Here is the final installment of Rich Czeslawski's Bounce Off Drill Series. Check out Part 1 and Part 2 - together these three create a progression. You know how much we at Better Basketball love progressions! Rich doesn't just write for the Tribe either, he has his own blog, which is worth spending some time on. After running the 3-Player Drills, we move to our 5-on-0 Bounce Drill, which really reinforces the habit of Circle Movement and allows the player with the ball to work on the Bounce Off technique. We teach our “Bouncers” to reverse dribble (like a defensive slide) with their front shoulder pointed to the rim to protect the ball. Once they get to the new perimeter spot they square their shoulders so they are a threat to pass, shoot, or drive again.

5 on 0 Bounce Off Drill



Player 1 bounces from right corner to left corner, and then finishes with a Baseline Drive.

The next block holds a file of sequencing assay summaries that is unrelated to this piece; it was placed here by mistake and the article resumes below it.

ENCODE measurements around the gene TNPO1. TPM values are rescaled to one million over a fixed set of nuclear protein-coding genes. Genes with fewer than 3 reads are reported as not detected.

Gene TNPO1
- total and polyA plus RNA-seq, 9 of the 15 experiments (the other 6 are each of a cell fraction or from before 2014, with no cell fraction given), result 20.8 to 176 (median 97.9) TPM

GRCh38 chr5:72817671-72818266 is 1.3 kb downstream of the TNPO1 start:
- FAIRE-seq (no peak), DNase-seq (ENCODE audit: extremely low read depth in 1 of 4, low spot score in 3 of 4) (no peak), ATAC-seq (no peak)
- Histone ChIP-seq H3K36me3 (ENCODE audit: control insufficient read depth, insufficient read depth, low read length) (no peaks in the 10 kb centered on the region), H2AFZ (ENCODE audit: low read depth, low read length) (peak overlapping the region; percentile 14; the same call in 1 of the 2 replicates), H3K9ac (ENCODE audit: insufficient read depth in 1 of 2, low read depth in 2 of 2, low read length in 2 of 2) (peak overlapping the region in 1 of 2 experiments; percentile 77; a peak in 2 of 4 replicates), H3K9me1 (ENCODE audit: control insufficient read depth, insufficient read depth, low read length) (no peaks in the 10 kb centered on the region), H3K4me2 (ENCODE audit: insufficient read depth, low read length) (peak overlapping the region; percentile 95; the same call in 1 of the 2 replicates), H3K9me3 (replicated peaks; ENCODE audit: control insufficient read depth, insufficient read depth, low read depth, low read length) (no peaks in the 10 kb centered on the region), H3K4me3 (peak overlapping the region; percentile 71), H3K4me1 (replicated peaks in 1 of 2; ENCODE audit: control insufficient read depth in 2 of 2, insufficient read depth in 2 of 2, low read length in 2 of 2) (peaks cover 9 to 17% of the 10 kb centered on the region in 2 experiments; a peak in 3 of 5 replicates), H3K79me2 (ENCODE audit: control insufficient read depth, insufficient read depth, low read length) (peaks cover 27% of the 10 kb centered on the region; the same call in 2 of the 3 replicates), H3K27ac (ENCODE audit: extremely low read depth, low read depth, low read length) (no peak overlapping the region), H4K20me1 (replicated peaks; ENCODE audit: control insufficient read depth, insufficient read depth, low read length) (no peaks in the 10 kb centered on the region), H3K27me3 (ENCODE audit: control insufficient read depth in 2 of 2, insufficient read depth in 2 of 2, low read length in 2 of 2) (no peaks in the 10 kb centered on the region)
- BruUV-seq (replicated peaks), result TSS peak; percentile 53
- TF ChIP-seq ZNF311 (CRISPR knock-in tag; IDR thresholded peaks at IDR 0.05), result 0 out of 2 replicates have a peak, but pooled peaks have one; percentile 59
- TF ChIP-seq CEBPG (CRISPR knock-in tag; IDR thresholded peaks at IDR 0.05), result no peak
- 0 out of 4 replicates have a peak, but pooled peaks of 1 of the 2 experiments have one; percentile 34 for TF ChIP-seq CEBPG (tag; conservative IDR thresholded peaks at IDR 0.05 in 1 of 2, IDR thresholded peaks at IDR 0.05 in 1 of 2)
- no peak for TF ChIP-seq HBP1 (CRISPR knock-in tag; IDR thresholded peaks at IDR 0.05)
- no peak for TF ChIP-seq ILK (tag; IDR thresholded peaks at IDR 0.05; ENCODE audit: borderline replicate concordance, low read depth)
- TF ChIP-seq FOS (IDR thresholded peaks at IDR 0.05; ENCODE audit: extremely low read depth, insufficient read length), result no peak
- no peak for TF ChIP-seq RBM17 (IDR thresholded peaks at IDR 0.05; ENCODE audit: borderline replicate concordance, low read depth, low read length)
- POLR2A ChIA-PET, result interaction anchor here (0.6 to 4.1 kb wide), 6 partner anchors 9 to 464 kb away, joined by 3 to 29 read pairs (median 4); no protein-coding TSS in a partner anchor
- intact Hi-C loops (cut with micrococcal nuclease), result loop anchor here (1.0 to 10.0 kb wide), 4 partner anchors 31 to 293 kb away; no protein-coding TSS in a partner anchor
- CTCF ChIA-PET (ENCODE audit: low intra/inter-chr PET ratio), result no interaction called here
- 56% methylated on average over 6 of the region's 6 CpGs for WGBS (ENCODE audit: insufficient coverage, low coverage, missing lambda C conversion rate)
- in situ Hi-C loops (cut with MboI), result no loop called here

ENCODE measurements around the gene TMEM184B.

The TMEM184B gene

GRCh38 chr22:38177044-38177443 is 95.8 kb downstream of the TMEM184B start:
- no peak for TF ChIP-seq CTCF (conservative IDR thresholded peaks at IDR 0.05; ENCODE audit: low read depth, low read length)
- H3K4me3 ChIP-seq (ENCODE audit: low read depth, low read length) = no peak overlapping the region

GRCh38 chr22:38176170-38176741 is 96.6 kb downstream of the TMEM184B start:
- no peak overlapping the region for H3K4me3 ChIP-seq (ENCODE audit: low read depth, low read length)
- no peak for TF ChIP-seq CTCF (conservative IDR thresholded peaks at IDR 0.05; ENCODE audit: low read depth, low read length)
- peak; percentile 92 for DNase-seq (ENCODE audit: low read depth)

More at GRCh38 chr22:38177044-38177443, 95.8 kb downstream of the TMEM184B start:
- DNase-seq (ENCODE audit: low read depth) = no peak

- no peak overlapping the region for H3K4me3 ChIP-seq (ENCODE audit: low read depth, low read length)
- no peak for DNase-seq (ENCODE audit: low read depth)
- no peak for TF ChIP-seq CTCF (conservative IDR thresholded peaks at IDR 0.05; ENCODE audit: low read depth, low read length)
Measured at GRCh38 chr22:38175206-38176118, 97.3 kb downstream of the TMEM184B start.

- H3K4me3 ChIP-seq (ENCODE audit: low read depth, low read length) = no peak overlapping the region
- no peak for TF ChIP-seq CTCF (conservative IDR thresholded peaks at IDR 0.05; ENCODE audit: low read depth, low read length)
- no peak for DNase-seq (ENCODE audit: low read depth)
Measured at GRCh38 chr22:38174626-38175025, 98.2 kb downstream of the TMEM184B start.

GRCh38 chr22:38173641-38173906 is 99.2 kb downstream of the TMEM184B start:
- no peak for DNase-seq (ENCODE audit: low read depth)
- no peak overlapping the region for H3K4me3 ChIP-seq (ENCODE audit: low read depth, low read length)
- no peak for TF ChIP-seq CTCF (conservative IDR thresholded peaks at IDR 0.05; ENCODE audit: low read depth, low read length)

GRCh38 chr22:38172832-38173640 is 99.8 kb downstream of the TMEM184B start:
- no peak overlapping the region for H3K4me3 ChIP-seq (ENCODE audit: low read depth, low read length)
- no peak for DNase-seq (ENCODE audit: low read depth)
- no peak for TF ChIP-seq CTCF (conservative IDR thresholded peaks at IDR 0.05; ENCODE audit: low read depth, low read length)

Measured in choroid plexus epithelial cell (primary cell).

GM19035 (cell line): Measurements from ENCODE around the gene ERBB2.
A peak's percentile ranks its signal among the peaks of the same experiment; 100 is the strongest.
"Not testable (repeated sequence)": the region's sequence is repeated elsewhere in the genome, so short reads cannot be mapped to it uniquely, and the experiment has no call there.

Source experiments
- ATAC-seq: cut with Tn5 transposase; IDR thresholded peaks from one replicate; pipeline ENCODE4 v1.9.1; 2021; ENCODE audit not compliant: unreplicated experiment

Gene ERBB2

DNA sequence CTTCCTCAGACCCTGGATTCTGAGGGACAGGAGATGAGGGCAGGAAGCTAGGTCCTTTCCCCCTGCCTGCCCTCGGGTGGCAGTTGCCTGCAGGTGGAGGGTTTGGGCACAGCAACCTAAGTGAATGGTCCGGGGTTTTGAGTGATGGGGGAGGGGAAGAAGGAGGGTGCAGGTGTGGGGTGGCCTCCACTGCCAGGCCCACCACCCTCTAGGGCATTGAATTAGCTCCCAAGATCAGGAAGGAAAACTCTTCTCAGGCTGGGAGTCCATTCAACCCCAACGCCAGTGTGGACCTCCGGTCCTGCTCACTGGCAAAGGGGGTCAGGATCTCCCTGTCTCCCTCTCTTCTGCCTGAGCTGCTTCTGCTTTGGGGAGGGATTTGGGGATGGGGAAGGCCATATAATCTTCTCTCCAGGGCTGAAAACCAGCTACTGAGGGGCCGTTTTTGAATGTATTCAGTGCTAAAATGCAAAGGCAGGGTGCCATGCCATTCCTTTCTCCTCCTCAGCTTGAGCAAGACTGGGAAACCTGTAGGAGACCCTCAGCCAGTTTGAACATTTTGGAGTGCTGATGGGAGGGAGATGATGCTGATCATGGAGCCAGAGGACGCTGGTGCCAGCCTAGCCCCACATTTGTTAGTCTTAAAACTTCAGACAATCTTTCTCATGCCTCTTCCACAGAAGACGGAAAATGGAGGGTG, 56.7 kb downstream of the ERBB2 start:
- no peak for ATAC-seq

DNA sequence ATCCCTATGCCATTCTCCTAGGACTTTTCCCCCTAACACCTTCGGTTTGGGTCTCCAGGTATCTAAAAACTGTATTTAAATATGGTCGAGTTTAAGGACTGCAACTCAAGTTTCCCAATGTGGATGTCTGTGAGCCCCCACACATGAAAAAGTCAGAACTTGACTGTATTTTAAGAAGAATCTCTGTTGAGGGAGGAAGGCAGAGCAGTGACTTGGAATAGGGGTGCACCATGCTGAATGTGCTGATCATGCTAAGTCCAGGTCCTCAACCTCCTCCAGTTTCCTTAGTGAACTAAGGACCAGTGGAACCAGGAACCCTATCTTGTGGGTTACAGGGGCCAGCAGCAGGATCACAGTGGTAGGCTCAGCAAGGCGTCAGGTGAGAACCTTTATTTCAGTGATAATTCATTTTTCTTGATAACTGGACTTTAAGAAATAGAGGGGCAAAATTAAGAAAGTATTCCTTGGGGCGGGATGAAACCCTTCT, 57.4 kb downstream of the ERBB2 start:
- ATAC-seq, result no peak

Each player is the “Bouncer” once, and then we do the drill starting from the left corner, moving to the right. Bounce Off 5 Man Drill Frame 1Bounce Off 5 Man Drill Frame 2 Bounce Off 5 Man Drill Frame 3Bounce Off 5 Man Drill Frame 4 We finish each set with a Baseline Drive for good measure and Circle Move to the Shooting Windows.
Bounce Off 5 Man Drill Frame 5Bounce Off 5 Man Drill Frame 6 Everyone circle moves left on the baseline drive with the exception of the 2 who must stay home to be the Natural Pitch. This way, all of the Shooting Windows are covered: Safety Valve, 90 degree, 45 degree, and Natural pitch.

This is the second installment of a drill series by Rich Czeslawski designed to accelerate Circle Movement training by using the Bounce Off Dribble. You can find the first part of the series here.

Wing Bounce - Safety Valve Back Cut


The next 3-player drill we use in the series (which was very aptly foreshadowed in the Forum Comments by Rick after Part 1) is to run the Wing Bounce drill the other direction so that the player bouncing off is pulling a teammate into the Safety Valve spot.  We have the defender step over the Read Line for the Safety Valve Back Cut.  Do this on both sides of the floor as well as with the ball starting at the top of the key.